Repair of tube leaks: The good, the bad, the ugly

All owner/operators of combined-cycle and cogeneration plants will tell you they “want a good job,” especially when it comes to the repair of boiler pressure parts—tubes, for example (Fig 1). However, many do not realize that job quality depends in large measure on their involvement in the repair project.

   The starting point is contractor selection, Bill Kitterman and Bob Morse of Bremco Inc, Newport, NH, told attendees at a recent Combined Cycle Roundtable sponsored by the Combustion Turbine Operations Technical Forum (CTOTF). Price is very important, but it’s not everything, the repair experts advised. If your due diligence of alternative service providers is incomplete and you hire a contractor without the specific capabilities required to ensure project success, they continued, your expectations may not be achieved.

   Kitterman had presented in detail on “How to select the right contractors to support your next outage” at an earlier Frame 6 Users Group meeting. You can obtain a summary of his remarks before that forum by accessing the 3Q/2006 issue at www.ccj-online.com.

   The plant’s responsibility doesn’t end with contractor selection, Morse said. One or more members of the owner’s O&M team should be assigned to follow the project and ensure that the work being done satisfies the company’s requirements. Kitterman flashed samples of ugly work up on the screen (Figs 2, 3), noting that just because the weld holds a hydro doesn’t mean it was done correctly. The backside weld shown in Fig 4 illustrates the “good” workmanship most owners expect.

   Plant staff should prepare for a contractor’s visit with a thorough review of the job plan, weld procedures including QC hold points, and welder qualifications. Kitterman suggested obtaining the continuity logs for welders. It’s important to verify is that each welder has struck an arc within six months of your project’s start using the process/procedure required for your work—a Code requirement. Continual practice is required; perfection can be illusive. The mirror test jig in Fig 5 is used for both practice and welder qualification.

   Closeout paperwork provides a complete record of the job and is extremely important to obtain and retain. The package should include detailed work procedures followed, welder qualifications, identification of welders for specified, materials receipt and test reports, QC documentation, drawings, copies of official reports on code work, safety record, cost, etc.

   Much of this information is included in the “Form R-1 Report of Repair” provided in accordance with provisions of the National Board Inspection Code (NBIC). More is recorded in the so-called “Job Traveler,” which describes major project activities—final visual inspection, for example—and the names of the contractor’s QC inspector and NBIC Authorized Inspector (AI) signing off on each.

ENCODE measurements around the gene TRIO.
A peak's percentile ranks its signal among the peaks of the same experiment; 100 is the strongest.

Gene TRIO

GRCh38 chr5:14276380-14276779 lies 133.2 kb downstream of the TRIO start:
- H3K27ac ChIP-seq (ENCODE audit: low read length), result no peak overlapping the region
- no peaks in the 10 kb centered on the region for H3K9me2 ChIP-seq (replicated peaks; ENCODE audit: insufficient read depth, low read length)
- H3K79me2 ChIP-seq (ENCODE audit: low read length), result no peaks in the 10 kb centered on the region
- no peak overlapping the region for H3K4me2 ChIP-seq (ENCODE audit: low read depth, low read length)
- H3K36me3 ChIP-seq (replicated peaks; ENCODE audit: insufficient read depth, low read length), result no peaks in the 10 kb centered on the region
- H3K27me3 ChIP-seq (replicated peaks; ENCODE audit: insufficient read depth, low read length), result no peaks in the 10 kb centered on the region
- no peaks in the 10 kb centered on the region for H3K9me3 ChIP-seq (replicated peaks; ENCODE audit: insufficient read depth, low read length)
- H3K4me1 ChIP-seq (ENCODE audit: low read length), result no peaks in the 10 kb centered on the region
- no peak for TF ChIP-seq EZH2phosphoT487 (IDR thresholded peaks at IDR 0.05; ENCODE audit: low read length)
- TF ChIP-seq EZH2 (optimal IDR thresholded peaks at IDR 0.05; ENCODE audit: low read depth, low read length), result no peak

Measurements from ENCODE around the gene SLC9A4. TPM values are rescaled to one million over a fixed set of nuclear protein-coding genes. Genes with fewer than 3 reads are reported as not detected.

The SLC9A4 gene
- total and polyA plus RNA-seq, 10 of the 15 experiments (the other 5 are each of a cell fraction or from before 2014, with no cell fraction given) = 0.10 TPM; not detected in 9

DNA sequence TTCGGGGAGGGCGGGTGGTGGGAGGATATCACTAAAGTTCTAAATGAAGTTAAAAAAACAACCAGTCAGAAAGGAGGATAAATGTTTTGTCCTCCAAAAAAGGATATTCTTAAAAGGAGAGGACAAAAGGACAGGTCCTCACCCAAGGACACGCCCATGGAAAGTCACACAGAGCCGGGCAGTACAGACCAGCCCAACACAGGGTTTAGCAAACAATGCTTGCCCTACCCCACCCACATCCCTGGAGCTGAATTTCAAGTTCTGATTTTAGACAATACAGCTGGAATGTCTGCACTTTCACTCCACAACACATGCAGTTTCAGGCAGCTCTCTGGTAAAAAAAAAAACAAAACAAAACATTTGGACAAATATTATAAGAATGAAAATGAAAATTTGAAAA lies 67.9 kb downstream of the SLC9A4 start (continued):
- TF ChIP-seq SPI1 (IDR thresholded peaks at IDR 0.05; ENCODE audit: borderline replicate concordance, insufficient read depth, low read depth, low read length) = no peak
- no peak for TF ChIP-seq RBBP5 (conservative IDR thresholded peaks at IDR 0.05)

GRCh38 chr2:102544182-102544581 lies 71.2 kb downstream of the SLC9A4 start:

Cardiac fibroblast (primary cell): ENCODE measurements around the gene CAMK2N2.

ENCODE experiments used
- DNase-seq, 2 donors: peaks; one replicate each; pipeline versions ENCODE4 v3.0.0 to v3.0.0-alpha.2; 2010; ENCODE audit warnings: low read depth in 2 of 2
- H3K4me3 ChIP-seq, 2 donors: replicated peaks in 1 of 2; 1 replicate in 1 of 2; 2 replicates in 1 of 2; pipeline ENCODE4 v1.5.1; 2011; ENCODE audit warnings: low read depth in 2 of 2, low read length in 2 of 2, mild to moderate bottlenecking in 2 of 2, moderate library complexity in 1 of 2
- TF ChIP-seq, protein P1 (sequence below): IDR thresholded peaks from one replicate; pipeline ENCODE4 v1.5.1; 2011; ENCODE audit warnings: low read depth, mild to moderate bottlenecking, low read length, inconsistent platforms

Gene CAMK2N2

Planning the job

Kitterman and Morse spent most of their time at the front of the room walking users through typical pressure-parts repair activities, to prepare them for the types of work that would be done in their plants and decisions they might be involved in. Regarding decisions, consider the following:

  • When a leak occurs, do you take the unit out of service or continue to run?
  • How do you “fix” the damage: patch, repair, replace?
  • What type of weld repairs do you want in your boiler?
  • Should you perform NDE beyond that required by the Code—such as sample analysis?

Tube-to-header weld designs were first on the list of discussion items. If you’re involved in developing specifications for replacement tube panels or repairs required for a replacement harp, you have to speak the same language as the fabricator or contractor. Terms you should be familiar with are bulleted below. At this point in the presentation, Morse banged the company drum for a minute.  In over a decade of repair work on HRSGs ranging from aero to F-class sizes, he said, Bremco has never had to plug a tube.

  • Stick-through with standard “J” bevel is the most common tube-to-header joint configuration because it meets the HRSG designer’s performance requirement and is the least expensive weld joint for panels. The fillet weld used does not require the higher level of skill that an open-root weld demands, so you can expect consistent top quality for these joints from experienced welders.
  • Stick-through with contoured weld groove is very similar to the standard “J” bevel design, but by articulating the “J” bevel around the hole contour a weld groove of constant depth is achieved on both the high and low sides of the header tube hole. It can require more filler metal than the standard “J” around the low side of the joint, depending on the weld technique, but the additional welding generally is negligible. 
  • Socket seat is often used in upper headers because the design facilitates draining. This is not to say that other joint configurations cannot be made to drain as efficiently. If both upper and lower headers are specified with this joint, additional trim-to-fit labor normally is required.